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Am J Gastroenterol. 2000 Feb;95(2):408-14.

Predictability of dysphagia after laparoscopic nissen fundoplication.

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1
Department of General Surgery, A.รถ. Krankenhaus, Zell am See, Austria.

Abstract

OBJECTIVE:

Dysphagia is the most common complication of antireflux surgery. Temporary dysphagia occurs in addition to persistent dysphagia because of technical or physiological problems. Temporary dysphagia may be due to the patient's personal perception or faulty eating habits. The aim of this study was to investigate the impact of the patient's personality as it relates to temporary dysphagia and individual impairment.

METHODS:

Several studies have used the construct of personality known as "health locus of control" to predict health-related behavior and convalescence after medical or surgical treatments. This study investigates the predictability of the subjective degree of dysphagia and its perceived degree of impairment in relation to the health locus of control after laparoscopic so-called "floppy" Nissen fundoplication in 90 patients. Several questionnaires and single-item questions were given to the patients preoperatively, and 1 wk, 6 wk, and 3 months after surgery. The answers to the questions provided the data for this study.

RESULTS:

Preoperatively, 92% of the patients had no dysphagia and 8% had a mild subjective degree of dysphagia. Temporary postoperative dysphagia was found in approximately 50% of the patients 1 wk after surgery. The intensity of the dysphagia ranged among mild (18%), moderate (15%), and severe (16%). Three months postoperatively about 80% had no dysphagia and only 2% severe dysphagia. Correlations between the construct of personality and the intensity of postoperative dysphagia and its impairment revealed a significant relationship at all times. Patients with high expectations for their own health-related abilities (internal control) had less dysphagia (r = -0.78 after 1 wk [p<0.001], r = -0.71 after 6 wk [p<0.001], and r = -0.64 after 3 months [p<0.001]), compared with patients who believed that their convalescence depended more on luck, chance, or fate (external control) (r = 0.67 after 1 wk [p<0.01], r = 0.72 after 6 wk [p<0.001], and r = 0.63 after 3 months [p<0.01]). These results are highly significant. The correlation between health locus of control the degree of a subjective impairment from perceived dysphagia showed similar results (p<0.01).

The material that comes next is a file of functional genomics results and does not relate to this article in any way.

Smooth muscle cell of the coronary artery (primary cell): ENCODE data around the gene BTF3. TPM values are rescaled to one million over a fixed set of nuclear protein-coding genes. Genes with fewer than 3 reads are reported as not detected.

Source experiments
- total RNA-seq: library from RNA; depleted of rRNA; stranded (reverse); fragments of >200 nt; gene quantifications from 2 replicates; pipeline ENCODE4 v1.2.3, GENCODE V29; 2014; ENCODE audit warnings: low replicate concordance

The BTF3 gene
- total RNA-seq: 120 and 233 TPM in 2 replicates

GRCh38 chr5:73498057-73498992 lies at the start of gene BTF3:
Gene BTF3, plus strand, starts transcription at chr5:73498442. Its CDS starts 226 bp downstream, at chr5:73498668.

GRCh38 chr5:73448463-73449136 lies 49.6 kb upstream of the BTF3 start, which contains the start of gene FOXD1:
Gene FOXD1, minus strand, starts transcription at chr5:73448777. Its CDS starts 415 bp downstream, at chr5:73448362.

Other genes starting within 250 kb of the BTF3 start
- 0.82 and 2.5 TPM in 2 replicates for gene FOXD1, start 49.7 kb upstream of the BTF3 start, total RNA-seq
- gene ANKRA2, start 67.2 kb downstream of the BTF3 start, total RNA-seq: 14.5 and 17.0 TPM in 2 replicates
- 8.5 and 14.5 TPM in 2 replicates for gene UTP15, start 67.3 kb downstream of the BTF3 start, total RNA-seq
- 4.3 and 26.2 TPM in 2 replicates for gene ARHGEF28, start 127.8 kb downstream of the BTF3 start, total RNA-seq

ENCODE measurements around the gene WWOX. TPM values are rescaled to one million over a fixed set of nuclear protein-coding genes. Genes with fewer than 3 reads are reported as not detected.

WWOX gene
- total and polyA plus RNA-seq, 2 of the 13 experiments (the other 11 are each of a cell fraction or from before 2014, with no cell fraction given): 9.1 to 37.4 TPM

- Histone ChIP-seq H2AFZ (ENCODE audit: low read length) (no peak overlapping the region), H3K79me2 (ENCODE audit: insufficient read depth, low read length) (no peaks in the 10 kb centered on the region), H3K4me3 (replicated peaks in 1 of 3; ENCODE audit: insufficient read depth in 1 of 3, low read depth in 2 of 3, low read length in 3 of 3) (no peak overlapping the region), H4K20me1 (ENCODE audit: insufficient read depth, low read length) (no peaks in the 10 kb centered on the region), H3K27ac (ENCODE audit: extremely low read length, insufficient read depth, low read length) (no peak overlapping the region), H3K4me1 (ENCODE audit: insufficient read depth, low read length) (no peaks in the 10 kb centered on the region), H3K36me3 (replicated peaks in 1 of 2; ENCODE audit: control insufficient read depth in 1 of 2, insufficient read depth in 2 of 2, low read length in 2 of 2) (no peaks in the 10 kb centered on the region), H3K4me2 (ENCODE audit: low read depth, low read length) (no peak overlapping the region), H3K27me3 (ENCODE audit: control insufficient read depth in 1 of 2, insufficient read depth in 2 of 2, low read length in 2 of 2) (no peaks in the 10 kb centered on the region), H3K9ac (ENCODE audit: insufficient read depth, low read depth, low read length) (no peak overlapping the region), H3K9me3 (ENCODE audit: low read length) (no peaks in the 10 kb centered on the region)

CONCLUSIONS:

The subjective degree of dysphagia and the perceived impairment as a result of laparoscopic antireflux surgery can be predicted according to the personality of the patient. Those patients with low expectations for their own abilities can be identified before surgery, thereby allowing adaptation techniques to be applied that could improve the results and well-being of patients after antireflux surgery.

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